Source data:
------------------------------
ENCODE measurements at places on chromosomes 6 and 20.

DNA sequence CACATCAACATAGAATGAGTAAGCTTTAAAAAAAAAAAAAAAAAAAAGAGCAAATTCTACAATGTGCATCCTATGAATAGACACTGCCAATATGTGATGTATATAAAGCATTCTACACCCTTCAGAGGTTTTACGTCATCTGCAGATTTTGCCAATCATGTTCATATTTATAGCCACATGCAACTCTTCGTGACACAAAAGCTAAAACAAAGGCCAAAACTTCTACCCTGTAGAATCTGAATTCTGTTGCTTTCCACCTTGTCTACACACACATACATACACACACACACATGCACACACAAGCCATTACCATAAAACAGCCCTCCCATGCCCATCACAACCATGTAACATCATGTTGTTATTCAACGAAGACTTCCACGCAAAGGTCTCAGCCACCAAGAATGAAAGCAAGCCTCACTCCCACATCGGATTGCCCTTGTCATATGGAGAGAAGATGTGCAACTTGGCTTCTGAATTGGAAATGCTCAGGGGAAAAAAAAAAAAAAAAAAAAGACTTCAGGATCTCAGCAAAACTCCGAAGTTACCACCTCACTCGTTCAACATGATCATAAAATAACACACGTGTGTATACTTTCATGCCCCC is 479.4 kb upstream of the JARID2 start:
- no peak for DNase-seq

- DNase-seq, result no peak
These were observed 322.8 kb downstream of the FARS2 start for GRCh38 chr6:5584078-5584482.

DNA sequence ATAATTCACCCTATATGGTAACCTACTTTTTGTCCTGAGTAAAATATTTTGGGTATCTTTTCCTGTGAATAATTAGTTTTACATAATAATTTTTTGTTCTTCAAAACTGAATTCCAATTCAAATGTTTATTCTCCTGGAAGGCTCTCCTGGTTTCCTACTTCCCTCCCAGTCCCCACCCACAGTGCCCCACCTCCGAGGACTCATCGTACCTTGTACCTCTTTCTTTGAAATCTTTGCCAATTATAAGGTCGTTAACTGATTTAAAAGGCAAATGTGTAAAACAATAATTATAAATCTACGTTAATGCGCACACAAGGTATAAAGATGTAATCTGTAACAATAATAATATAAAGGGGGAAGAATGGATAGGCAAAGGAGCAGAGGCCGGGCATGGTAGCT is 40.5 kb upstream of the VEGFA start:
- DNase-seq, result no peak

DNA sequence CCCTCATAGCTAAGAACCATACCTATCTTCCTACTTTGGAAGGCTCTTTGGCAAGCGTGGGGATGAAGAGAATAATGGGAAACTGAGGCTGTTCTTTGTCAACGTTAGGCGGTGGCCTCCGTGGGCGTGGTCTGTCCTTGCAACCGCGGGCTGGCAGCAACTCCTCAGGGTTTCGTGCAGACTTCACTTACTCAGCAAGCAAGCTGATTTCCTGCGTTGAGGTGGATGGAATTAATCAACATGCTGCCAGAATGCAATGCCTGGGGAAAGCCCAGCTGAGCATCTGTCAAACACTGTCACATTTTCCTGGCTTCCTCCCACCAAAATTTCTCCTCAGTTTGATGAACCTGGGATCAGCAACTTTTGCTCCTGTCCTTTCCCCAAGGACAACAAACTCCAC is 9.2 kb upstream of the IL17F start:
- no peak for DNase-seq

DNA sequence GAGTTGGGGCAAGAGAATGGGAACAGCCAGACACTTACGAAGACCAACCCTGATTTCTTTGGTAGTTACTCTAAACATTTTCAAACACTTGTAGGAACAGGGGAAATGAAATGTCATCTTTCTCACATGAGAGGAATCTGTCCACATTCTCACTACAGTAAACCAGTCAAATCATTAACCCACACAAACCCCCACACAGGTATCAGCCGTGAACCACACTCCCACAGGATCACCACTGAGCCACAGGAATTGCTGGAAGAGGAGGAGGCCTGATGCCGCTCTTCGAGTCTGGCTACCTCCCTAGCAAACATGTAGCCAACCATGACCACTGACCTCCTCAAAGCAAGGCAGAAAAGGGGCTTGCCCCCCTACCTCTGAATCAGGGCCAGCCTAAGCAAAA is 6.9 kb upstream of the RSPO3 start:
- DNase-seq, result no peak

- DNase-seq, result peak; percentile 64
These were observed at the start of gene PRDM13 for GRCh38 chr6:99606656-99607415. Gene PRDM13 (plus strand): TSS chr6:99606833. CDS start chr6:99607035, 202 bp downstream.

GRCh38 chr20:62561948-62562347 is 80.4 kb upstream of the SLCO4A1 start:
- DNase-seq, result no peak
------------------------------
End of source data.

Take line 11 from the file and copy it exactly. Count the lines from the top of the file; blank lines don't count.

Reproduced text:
- DNase-seq, result no peak